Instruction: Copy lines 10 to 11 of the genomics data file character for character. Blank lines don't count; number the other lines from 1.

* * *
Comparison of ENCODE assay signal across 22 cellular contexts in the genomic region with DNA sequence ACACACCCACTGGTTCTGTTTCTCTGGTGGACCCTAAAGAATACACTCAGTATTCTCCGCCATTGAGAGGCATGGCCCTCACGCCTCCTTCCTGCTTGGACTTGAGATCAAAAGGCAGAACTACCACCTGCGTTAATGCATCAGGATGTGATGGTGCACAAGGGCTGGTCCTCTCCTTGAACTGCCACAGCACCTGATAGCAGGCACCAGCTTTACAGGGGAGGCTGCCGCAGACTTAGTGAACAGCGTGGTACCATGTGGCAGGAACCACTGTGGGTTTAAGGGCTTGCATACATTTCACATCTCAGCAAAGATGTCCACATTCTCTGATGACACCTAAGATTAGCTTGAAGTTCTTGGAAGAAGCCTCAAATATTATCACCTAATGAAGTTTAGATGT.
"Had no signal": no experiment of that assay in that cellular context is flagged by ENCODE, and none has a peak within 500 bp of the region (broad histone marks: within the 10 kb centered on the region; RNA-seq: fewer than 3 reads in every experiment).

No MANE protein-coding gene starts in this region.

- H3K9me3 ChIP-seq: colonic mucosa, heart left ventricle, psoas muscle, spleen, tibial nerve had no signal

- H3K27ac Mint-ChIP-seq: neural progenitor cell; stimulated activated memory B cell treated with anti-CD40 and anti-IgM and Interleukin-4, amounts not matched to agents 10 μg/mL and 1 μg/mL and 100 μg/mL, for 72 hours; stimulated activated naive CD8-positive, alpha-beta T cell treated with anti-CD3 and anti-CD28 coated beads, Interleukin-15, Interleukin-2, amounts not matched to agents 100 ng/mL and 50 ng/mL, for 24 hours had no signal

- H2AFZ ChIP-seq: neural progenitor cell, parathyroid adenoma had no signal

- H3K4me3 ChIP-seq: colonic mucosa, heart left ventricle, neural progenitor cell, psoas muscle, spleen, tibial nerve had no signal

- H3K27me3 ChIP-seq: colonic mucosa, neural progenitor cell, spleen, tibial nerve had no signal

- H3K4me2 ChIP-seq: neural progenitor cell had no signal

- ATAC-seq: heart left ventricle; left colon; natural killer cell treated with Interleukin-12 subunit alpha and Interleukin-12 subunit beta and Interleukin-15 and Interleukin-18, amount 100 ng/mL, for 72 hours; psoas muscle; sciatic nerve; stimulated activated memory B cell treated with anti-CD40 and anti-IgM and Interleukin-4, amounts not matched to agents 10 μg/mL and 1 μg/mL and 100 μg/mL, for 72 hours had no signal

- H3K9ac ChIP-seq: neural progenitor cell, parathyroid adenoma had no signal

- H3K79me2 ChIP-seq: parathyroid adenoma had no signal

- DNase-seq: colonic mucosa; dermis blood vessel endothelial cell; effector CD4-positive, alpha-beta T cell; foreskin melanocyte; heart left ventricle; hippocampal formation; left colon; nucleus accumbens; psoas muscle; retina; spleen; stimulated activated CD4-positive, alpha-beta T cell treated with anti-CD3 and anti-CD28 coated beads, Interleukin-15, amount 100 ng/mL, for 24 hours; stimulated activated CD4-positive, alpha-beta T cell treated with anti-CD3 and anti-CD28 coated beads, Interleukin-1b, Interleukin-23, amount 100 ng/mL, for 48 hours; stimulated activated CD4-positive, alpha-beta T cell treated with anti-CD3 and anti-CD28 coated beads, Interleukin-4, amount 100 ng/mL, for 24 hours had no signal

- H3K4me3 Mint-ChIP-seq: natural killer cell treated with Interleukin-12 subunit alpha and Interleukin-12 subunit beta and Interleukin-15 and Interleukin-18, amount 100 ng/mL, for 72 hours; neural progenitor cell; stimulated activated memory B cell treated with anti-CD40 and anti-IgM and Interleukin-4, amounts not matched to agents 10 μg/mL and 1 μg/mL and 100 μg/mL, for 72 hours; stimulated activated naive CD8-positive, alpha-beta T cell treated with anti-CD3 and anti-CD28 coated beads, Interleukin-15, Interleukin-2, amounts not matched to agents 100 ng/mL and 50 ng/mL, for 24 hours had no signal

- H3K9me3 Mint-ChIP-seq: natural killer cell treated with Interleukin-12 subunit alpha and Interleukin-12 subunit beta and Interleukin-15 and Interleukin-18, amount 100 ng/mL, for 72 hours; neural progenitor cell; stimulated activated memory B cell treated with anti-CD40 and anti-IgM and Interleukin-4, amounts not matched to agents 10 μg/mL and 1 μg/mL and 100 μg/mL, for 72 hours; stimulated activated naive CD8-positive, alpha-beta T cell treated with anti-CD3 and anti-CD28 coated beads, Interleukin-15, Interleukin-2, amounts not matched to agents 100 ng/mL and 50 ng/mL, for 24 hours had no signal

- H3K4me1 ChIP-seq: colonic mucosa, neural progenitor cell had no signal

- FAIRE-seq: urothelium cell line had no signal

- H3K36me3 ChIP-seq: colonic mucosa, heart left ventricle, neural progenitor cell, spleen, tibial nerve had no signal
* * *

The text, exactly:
- ATAC-seq: heart left ventricle; left colon; natural killer cell treated with Interleukin-12 subunit alpha and Interleukin-12 subunit beta and Interleukin-15 and Interleukin-18, amount 100 ng/mL, for 72 hours; psoas muscle; sciatic nerve; stimulated activated memory B cell treated with anti-CD40 and anti-IgM and Interleukin-4, amounts not matched to agents 10 μg/mL and 1 μg/mL and 100 μg/mL, for 72 hours had no signal

- H3K9ac ChIP-seq: neural progenitor cell, parathyroid adenoma had no signal